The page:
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The River of No Return

We took a week long whitewater rafting/ fly fishing trip with my son and daughter-in-law, and my cousins Nick and Mary from San Francisco.  We floated down 100+ miles of the Middle Fork of the Salmon River through the River of No Return Wilderness.  Genie and Alissa floated in a raft, and Nick, Mary, Andy and I  floated in wooden drift boats, fishing the eddies between rapids.

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I admit I was a little concerned when I saw this bumper sticker in the River store before we embarked.  Being a son of the south, the Deliverance reference did not go unnoticed.

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We floated the river in early July, so the water would be high enough to make the rapids fun, yet low enough to allow for some good fishing.  We went with Solitude, and they made life easy, fixing meals, setting up and breaking camp.  We were not quite roughing it.  Here's Genie and Alissa cruising in the raft.  The water was so clear you could see river bottom, and the fish cruising the eddies.

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The supply raft would leave first thing after breakfast and make for our lunch stop.  We would picnic on a sandbar on the river.  They would put out quite a spread, and we could hike the surrounding hills and stretch our legs between rapids.

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We would take side trips to see the petroglyphs left by the Sheepeater Indians hundreds of years ago.

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The trick to fishing two people out of a driftboat is to keep from hooking each other with our flyhooks.  One would stand up front, and the other would fish from the seat behind.  It's a bit tricky at times.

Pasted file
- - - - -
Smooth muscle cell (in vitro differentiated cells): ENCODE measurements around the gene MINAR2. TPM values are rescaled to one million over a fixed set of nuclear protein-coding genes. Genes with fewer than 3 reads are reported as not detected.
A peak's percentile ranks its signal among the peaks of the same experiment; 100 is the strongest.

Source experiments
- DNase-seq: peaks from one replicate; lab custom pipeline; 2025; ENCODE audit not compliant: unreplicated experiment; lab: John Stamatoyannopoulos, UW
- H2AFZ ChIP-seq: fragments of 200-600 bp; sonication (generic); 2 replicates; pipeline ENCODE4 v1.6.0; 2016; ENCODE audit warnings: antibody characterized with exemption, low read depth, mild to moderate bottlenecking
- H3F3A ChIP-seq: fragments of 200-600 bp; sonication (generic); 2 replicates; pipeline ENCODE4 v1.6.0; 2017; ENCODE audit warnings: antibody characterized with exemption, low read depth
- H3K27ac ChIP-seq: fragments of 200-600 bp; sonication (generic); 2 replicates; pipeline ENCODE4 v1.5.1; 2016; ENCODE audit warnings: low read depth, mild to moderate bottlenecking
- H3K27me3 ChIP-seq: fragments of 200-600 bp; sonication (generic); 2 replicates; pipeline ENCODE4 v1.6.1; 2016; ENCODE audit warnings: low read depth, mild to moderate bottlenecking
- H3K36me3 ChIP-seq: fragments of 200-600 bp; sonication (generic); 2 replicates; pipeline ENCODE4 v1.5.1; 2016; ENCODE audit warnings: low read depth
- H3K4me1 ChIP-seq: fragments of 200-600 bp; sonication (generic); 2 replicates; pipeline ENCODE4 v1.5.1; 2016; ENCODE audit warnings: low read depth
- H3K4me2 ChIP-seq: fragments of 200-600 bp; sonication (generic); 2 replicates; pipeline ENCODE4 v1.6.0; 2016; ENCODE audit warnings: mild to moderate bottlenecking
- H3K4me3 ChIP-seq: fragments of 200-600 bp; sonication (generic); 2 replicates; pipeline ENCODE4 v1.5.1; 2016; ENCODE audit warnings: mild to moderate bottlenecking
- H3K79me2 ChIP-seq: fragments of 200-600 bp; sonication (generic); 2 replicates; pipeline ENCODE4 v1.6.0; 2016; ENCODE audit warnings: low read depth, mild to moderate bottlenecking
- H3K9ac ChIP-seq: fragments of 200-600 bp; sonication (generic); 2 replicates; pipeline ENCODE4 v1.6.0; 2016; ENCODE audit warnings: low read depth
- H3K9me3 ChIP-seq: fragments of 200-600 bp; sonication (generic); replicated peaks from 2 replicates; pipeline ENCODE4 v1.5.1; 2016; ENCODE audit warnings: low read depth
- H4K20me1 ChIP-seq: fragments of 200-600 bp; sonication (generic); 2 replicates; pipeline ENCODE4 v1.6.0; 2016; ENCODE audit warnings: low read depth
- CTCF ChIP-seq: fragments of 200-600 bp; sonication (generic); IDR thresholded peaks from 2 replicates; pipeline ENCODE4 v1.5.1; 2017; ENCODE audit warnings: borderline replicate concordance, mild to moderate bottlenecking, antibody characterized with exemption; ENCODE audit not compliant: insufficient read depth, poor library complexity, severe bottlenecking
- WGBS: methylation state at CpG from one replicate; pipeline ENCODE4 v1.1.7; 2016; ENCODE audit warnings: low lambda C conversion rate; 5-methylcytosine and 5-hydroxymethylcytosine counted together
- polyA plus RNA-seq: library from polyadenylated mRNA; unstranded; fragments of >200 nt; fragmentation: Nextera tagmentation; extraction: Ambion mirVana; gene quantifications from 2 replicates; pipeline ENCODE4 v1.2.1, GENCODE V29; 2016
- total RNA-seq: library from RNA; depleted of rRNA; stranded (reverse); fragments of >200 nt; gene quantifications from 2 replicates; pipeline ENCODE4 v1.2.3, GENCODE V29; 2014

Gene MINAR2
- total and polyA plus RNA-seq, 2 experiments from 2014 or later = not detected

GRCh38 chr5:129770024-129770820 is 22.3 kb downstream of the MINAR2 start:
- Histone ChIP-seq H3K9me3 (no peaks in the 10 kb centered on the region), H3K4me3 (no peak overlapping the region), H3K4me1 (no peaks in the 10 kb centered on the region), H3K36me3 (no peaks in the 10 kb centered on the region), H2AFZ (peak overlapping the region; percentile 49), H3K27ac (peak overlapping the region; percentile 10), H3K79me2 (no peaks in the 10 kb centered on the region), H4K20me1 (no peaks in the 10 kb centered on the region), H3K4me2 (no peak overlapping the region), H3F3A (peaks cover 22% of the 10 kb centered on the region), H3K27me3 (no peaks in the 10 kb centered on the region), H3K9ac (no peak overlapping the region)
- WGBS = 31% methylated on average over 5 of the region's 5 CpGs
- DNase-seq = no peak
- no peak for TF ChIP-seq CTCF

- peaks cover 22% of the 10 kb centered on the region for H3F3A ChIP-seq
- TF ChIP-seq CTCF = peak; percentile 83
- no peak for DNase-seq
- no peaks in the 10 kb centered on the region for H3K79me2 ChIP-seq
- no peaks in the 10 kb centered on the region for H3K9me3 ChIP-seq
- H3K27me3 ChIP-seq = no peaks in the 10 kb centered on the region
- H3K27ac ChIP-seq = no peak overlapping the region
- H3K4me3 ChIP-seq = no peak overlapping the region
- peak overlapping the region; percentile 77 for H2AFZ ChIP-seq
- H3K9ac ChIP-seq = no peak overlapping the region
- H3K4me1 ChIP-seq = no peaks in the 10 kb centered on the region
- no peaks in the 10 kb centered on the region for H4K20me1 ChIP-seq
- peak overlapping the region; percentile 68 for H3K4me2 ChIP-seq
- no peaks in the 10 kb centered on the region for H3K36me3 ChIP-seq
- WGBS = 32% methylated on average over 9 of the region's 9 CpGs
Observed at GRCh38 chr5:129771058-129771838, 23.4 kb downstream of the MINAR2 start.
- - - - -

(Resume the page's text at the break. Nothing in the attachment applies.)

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These next shots give you an idea of running the rapids in a drift boat.  No wonder they call it the River of No Return.

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This river is full of native West Slope Cutthroat Trout.  They are wild and not stocked, and are plentiful.  Andy and I had three of the best days of fishing in our lives, we lost count.  No wonder this place is featured in Chris Santella's book, Fifty Places to Fly Fish before you die.

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Another set of Indian Petroglyphs:

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The Sheepeater Indians lived in and around the canyon of the Middle Fork.  They would hun the Bighorn Sheep that would come down the cliffs to the river for a drink.  As we floated down, we saw this Bighorn lamb frolicking on the bank of the river.

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A wonderful time was had by all.  Click on any of these pictures, and you'll land in the complete set of pictures from this trip up on Flickr. At the end of the trip, we spent an evening lounging in the hot springs, and sharing a meal at the edge of the beautiful lake.

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